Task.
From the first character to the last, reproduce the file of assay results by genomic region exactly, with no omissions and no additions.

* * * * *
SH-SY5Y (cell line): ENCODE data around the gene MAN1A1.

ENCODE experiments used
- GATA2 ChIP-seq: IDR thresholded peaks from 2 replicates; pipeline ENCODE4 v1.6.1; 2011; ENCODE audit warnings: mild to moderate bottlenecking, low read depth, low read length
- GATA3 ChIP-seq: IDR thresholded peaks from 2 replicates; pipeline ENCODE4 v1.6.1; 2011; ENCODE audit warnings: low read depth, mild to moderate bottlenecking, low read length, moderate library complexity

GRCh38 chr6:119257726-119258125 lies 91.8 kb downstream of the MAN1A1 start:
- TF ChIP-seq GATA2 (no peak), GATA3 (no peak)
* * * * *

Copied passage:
SH-SY5Y (cell line): ENCODE data around the gene MAN1A1.

ENCODE experiments used
- GATA2 ChIP-seq: IDR thresholded peaks from 2 replicates; pipeline ENCODE4 v1.6.1; 2011; ENCODE audit warnings: mild to moderate bottlenecking, low read depth, low read length
- GATA3 ChIP-seq: IDR thresholded peaks from 2 replicates; pipeline ENCODE4 v1.6.1; 2011; ENCODE audit warnings: low read depth, mild to moderate bottlenecking, low read length, moderate library complexity

GRCh38 chr6:119257726-119258125 lies 91.8 kb downstream of the MAN1A1 start:
- TF ChIP-seq GATA2 (no peak), GATA3 (no peak)